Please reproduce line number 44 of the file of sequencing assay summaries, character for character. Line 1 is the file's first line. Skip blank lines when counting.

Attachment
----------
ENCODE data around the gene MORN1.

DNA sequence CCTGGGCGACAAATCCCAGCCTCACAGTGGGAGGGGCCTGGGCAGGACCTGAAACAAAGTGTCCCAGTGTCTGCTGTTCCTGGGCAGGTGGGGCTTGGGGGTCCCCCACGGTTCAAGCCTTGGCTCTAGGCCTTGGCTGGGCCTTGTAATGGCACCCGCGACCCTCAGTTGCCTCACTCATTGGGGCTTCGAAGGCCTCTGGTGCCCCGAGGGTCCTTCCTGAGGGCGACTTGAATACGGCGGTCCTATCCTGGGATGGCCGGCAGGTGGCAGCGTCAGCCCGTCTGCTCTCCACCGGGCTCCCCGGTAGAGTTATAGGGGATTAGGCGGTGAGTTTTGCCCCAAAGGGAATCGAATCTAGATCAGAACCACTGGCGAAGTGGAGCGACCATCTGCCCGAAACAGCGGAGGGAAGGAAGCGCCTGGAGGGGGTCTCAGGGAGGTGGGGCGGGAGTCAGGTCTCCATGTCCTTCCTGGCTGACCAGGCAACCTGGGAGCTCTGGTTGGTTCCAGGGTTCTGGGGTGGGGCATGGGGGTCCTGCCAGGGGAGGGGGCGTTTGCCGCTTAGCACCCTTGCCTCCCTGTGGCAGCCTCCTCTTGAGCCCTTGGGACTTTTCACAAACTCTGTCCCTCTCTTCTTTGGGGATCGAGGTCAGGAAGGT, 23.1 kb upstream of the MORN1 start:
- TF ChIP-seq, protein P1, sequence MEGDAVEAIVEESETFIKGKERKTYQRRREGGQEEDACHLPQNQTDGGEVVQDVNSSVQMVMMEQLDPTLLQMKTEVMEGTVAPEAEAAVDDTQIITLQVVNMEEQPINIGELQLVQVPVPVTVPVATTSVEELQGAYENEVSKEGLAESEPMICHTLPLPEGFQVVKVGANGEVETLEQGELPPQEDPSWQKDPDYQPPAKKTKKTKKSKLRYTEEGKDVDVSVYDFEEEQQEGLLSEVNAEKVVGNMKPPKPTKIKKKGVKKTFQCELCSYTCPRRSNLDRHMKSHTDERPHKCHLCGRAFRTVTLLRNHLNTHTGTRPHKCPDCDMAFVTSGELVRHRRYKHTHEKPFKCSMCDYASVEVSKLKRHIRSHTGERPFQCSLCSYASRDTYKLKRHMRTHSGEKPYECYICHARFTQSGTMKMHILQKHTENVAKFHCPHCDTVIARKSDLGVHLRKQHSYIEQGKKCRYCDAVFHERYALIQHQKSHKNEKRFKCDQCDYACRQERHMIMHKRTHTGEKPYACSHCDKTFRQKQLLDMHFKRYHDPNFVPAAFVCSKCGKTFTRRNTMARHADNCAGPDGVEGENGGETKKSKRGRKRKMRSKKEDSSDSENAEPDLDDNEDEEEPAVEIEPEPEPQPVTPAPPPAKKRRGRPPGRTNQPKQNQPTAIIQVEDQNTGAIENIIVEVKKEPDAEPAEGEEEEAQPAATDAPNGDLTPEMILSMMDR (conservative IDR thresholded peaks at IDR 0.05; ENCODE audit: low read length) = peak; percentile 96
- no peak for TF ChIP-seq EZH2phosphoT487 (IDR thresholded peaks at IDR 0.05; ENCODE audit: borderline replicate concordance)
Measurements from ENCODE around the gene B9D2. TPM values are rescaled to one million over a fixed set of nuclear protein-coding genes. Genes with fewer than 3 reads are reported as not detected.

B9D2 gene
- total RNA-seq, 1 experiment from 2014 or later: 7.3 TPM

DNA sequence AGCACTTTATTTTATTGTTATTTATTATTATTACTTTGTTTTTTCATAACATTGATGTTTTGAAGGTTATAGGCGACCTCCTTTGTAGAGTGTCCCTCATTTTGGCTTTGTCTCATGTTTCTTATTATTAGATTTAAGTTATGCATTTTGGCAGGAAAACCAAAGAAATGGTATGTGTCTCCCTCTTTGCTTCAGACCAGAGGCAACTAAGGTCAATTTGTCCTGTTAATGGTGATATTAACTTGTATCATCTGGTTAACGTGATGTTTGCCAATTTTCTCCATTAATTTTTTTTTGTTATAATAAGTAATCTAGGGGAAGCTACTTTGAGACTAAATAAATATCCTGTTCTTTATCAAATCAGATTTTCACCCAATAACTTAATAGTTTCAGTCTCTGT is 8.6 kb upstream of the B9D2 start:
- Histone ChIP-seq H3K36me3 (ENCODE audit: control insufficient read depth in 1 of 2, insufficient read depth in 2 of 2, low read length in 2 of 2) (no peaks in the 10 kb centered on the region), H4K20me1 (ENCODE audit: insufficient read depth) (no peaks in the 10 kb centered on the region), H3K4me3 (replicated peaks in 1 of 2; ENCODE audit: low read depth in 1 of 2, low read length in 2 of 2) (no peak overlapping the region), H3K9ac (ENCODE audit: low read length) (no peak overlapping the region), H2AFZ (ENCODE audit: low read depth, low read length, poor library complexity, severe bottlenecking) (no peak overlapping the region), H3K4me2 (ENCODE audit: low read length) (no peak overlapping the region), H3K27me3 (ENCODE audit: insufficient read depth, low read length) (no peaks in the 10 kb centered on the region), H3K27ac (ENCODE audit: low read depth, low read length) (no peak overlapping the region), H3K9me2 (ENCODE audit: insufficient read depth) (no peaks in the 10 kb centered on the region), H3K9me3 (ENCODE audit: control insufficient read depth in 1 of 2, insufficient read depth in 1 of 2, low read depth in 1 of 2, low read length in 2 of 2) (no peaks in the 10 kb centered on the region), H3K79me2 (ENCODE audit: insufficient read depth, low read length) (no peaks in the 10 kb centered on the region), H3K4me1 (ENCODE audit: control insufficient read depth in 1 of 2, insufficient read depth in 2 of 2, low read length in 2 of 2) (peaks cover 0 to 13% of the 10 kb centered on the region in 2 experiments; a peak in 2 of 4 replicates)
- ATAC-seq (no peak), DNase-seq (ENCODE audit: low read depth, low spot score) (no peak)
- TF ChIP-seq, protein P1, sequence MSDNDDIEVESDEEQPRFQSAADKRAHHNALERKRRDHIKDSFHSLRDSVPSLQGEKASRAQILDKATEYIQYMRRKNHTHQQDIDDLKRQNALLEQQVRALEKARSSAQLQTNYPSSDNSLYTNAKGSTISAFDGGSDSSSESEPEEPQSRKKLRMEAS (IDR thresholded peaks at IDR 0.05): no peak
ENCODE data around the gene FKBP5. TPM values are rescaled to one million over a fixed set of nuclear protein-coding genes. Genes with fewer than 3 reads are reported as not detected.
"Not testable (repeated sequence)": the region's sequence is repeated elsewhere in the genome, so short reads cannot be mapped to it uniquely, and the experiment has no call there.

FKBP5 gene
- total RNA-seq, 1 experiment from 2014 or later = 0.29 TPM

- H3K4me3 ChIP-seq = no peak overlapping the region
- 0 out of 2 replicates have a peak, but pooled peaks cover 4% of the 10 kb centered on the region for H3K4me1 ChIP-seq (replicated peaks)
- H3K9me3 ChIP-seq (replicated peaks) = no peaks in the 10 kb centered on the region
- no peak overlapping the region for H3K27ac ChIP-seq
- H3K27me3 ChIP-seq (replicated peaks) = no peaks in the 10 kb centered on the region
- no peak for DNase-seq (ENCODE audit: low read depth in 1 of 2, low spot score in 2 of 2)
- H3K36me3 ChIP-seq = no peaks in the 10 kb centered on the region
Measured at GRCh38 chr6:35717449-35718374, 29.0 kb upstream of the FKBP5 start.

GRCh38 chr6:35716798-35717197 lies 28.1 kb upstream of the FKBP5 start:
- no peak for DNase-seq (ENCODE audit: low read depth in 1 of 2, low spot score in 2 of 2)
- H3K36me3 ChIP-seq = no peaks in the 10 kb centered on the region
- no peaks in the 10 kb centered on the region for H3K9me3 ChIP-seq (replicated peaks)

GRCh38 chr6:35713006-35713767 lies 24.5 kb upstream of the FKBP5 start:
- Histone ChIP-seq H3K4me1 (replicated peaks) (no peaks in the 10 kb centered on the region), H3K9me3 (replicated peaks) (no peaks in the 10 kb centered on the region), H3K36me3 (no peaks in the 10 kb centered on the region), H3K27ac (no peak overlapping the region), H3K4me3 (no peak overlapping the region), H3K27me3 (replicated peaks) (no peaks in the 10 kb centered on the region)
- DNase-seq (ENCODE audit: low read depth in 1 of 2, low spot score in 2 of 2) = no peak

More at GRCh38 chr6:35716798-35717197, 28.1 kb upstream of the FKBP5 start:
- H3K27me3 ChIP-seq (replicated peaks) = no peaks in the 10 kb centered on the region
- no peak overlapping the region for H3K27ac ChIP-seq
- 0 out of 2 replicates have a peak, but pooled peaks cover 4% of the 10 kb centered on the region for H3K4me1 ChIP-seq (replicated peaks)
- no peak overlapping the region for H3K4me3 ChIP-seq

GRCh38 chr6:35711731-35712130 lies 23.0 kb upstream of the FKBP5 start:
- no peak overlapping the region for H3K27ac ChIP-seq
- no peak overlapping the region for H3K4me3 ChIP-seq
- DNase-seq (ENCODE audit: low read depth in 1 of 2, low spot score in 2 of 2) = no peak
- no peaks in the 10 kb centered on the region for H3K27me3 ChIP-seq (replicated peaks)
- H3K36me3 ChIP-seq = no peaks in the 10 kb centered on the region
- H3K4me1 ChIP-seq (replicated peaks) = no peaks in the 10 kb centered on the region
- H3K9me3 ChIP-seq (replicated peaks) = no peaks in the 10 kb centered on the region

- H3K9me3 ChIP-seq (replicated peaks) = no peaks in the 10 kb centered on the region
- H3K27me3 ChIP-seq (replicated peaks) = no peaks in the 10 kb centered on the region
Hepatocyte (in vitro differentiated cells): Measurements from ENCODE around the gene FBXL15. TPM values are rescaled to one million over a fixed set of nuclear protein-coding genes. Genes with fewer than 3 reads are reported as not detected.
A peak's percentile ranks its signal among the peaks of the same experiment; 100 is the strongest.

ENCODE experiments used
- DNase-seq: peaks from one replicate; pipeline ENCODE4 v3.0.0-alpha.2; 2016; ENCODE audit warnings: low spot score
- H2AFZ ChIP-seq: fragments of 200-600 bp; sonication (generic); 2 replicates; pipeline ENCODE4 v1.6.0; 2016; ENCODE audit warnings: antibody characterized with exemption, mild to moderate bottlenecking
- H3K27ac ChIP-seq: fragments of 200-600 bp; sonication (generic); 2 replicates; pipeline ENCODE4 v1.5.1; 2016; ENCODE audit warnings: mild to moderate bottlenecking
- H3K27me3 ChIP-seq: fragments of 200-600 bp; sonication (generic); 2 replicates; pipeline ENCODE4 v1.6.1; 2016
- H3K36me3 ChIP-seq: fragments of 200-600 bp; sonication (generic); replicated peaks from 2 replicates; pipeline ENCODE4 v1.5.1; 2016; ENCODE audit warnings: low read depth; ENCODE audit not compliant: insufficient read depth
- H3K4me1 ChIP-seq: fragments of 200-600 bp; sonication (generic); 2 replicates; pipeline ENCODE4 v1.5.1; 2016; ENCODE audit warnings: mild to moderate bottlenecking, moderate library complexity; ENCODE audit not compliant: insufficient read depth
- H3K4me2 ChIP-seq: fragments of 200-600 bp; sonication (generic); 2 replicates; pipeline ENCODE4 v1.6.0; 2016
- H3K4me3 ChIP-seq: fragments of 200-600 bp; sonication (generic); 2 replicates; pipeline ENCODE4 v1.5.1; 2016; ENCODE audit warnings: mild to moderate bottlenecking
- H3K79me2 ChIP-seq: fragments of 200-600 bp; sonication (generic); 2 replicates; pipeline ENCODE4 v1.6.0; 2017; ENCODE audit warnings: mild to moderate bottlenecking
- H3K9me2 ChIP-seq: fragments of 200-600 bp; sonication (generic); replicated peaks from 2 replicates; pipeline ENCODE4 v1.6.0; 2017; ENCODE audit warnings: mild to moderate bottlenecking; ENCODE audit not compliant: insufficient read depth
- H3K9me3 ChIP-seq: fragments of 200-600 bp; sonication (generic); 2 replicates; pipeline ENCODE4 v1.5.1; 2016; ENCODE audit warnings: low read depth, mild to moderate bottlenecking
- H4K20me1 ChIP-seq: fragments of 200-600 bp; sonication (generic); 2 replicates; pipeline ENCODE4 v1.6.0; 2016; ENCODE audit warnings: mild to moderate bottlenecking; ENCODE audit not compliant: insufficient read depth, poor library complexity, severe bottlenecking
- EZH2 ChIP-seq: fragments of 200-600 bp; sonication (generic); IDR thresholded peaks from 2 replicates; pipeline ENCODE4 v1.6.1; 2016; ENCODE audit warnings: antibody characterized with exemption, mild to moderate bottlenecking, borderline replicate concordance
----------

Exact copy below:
- H3K9me3 ChIP-seq (replicated peaks) = no peaks in the 10 kb centered on the region